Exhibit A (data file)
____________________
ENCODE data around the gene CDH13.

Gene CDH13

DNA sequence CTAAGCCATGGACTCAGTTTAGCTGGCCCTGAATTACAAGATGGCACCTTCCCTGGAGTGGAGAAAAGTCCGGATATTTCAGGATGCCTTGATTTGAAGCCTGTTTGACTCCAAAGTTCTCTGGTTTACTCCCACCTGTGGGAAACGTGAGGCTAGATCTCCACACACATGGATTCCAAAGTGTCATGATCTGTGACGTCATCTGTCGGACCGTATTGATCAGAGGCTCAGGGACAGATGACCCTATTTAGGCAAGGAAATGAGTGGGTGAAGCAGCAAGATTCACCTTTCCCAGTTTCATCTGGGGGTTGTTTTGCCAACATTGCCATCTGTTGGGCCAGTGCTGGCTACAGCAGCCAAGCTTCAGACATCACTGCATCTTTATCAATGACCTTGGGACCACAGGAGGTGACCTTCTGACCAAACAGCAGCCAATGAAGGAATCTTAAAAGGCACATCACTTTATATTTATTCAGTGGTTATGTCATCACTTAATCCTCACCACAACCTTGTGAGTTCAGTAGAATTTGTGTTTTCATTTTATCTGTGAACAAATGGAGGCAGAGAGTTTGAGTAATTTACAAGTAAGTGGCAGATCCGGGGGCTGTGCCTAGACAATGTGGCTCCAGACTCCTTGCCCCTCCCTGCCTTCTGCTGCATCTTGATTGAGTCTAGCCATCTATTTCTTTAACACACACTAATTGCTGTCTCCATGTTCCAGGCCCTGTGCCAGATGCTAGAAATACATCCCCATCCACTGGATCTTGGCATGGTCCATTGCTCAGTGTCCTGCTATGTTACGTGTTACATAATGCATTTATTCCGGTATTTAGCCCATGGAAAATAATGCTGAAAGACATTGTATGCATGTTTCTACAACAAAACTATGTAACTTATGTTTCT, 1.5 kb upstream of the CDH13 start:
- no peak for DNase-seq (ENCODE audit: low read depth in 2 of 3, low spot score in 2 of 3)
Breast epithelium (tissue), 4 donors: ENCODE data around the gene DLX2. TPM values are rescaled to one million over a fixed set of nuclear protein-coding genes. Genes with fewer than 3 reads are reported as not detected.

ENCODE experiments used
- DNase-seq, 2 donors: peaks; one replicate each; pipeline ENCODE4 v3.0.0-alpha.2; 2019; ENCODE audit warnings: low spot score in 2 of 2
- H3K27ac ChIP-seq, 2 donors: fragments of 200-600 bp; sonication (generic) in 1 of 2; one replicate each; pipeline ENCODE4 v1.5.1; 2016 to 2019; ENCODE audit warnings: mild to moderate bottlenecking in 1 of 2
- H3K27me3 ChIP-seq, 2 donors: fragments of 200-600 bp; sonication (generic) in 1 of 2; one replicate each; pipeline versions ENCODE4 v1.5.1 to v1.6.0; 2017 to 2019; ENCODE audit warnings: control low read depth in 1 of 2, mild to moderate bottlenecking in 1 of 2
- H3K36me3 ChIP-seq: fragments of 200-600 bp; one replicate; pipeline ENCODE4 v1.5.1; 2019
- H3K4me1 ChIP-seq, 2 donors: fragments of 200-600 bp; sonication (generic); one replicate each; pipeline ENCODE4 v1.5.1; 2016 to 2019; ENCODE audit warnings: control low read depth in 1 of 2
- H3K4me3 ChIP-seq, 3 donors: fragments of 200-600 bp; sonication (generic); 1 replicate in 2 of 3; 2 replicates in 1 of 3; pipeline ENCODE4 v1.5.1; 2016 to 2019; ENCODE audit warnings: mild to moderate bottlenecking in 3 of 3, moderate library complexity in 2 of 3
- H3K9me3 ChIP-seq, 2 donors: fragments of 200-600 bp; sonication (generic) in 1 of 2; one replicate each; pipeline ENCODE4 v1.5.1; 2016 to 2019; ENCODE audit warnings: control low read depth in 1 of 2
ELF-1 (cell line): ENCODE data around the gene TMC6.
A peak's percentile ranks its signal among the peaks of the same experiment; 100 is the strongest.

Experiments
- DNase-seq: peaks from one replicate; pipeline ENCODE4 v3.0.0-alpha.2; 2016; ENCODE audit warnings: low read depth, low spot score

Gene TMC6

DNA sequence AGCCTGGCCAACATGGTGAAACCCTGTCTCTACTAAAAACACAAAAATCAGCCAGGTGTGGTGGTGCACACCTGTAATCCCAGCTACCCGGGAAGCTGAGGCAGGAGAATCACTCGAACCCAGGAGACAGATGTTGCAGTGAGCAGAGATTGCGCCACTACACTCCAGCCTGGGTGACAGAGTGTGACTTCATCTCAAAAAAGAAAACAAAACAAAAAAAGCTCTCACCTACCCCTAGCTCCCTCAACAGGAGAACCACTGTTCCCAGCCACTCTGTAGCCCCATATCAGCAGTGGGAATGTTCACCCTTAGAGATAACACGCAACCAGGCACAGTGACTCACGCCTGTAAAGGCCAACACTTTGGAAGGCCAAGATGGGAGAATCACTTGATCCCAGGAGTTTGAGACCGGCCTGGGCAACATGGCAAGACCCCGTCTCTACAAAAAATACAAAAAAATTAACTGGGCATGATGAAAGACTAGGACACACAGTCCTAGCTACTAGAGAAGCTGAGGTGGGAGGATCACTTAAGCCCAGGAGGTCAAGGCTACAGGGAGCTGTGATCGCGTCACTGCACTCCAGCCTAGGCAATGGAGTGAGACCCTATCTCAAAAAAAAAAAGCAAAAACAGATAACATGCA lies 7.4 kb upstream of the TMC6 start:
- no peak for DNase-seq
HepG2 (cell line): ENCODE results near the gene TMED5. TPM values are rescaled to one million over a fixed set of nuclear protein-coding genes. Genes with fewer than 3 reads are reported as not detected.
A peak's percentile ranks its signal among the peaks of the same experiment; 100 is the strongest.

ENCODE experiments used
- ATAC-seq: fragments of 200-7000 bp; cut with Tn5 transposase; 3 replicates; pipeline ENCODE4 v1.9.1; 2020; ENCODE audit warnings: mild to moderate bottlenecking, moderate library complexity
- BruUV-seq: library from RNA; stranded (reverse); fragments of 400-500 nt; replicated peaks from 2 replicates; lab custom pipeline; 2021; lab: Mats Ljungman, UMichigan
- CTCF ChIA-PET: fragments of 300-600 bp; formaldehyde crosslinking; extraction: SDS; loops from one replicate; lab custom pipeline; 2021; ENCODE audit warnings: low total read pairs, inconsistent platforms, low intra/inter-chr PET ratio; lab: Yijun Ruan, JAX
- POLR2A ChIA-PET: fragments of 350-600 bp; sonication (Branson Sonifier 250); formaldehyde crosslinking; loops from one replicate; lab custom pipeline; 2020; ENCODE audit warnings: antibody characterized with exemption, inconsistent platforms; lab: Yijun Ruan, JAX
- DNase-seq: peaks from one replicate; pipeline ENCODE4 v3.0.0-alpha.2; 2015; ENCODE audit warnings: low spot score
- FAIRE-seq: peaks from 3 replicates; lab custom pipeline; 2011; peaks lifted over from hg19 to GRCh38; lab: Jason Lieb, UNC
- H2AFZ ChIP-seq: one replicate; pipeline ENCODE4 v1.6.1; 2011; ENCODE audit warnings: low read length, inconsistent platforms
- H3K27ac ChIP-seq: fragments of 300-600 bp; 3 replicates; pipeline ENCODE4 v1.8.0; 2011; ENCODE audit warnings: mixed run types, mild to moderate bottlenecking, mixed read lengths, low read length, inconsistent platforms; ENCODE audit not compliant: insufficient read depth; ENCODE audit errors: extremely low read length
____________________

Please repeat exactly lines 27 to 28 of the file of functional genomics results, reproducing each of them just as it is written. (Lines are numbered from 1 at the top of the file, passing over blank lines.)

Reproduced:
- POLR2A ChIA-PET: fragments of 350-600 bp; sonication (Branson Sonifier 250); formaldehyde crosslinking; loops from one replicate; lab custom pipeline; 2020; ENCODE audit warnings: antibody characterized with exemption, inconsistent platforms; lab: Yijun Ruan, JAX
- DNase-seq: peaks from one replicate; pipeline ENCODE4 v3.0.0-alpha.2; 2015; ENCODE audit warnings: low spot score